I don’t want Keith Olbermann’s apology. I wouldn’t accept it. I don’t want his money, though rape crisis centers could use it. I want Keith Olbermann to stand as an example: For the rest of our lives, when we talk about women being attacked, and not being believed by the media, I want us all to be able to cite, as our chief and most obvious example, Keith Olbermann and the “if.” Because that’s rape culture, ladies and gents. Given that I told him where to find a man explicitly making a rape threat against me and the #MooreandMe protesters, and what that rape threat was, and who had made it, and at whom, that is literally and specifically a prime and self-evident example of rape culture and rape apologism, right there.
“Examples?” Examples. “If.”
Last night was the longest night. The night I realized that a man whose job was to tell the truth simply would not tell it. The night that I realized I could prove beyond a doubt that I had been attacked, to Keith Olbermann, and he would still act as if I hadn’t been; the night I realized how little this champion of WikiLeaks and freedom and transparency and the Internet and truth is willing to report or observe or honor the truth, when it comes to women who report being assaulted.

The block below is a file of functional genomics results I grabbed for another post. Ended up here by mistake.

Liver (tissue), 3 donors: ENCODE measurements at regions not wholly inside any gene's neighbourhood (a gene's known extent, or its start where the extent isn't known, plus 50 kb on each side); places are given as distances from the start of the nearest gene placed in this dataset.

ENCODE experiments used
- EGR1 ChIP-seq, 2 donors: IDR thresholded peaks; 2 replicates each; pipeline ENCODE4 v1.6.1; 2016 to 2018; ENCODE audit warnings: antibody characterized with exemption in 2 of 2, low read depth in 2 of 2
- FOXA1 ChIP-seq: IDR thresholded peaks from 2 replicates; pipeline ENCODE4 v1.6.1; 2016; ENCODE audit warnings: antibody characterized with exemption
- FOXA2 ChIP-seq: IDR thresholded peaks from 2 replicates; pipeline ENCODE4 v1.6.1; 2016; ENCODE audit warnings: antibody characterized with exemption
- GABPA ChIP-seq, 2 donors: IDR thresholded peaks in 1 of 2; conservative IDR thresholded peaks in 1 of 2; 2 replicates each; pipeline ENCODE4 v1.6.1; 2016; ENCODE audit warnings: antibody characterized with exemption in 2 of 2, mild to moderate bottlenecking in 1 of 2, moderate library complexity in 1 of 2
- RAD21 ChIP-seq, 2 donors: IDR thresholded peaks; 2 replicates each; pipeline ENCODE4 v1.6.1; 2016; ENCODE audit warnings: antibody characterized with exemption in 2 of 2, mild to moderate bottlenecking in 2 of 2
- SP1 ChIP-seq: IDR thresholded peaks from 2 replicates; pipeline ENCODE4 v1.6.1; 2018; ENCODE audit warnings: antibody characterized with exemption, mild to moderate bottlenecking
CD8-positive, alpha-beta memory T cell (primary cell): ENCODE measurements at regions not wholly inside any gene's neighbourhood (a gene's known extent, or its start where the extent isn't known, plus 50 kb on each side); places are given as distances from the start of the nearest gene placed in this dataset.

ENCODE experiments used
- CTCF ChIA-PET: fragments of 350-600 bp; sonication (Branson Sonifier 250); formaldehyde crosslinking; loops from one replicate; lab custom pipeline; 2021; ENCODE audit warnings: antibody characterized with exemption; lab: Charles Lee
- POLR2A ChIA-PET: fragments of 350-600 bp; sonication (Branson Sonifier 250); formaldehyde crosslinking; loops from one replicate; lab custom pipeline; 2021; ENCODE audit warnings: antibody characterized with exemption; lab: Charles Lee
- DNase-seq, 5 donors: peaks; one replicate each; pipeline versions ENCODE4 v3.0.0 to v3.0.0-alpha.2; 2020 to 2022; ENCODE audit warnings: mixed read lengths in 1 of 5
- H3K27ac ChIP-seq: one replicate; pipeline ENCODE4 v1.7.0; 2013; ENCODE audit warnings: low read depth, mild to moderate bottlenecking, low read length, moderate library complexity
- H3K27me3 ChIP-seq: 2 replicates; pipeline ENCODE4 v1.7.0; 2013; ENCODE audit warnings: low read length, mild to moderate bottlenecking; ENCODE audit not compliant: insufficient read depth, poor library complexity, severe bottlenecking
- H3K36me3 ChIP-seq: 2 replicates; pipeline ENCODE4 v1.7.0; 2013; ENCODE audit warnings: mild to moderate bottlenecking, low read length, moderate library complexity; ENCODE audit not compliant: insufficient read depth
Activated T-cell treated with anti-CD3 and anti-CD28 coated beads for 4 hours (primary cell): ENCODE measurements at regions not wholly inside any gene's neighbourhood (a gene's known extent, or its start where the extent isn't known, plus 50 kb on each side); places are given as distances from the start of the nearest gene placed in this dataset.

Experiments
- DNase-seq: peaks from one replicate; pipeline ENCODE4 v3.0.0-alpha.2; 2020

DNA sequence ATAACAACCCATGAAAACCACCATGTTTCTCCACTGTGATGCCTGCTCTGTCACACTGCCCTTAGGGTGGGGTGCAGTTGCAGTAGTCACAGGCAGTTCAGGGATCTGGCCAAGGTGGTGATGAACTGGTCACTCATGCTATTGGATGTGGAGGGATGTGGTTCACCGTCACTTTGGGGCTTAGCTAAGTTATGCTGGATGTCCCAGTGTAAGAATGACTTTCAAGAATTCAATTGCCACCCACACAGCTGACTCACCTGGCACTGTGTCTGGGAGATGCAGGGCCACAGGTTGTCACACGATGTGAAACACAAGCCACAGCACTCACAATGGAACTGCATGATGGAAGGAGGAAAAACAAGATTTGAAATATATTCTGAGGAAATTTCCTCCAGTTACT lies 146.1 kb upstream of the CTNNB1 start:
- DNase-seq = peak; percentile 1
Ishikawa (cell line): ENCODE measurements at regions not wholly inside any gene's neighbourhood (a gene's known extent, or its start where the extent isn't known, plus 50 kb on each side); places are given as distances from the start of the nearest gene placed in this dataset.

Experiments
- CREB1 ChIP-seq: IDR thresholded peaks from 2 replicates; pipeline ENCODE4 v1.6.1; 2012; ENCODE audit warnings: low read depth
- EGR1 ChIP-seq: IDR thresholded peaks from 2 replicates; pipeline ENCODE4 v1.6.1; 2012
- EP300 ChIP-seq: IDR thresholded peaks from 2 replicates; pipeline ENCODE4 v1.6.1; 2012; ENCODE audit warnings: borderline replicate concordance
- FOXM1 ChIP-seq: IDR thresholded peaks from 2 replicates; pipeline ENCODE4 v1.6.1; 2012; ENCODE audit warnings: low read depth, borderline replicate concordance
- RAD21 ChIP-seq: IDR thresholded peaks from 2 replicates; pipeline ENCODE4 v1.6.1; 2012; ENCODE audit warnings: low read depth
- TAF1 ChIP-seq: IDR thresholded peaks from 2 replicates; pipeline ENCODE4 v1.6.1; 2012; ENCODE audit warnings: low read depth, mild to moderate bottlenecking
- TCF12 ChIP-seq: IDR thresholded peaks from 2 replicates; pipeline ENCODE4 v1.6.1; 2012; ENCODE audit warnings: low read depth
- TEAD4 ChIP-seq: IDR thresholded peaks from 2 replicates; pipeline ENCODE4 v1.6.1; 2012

But the longest night is over. The whole solstice thing, I mean: It’s over. And so is the other stuff. Do you know what comes after the longest night?
The light comes back. The nights get shorter. The darkness rolls back. We are still protesting @MMFlint, hashtag #MooreandMe, because even though Michael Moore is now recommending charitable organizations to donate to and miraculously not mentioning any rape crisis centers, we have reason to believe that he’s better than this. That he can say, “I got the facts wrong; they’re a matter of public record now, and I was wrong about them, and I care about the truth, so I’m sorry.” We have reason to believe that he’s better. It’s why we’re protesting: We thought he was better. We believed in him. And maybe he really is better; maybe this time, whatever level of faith we have in Michael Moore wasn’t grossly misplaced. Because we misplaced our faith, drastically, when we placed any level of faith in Keith Olbermann. He’s been given his ability to make a correction; he’s been given his chance to make a real and direct and complete apology. He made another choice. May God help him, because I don’t plan to.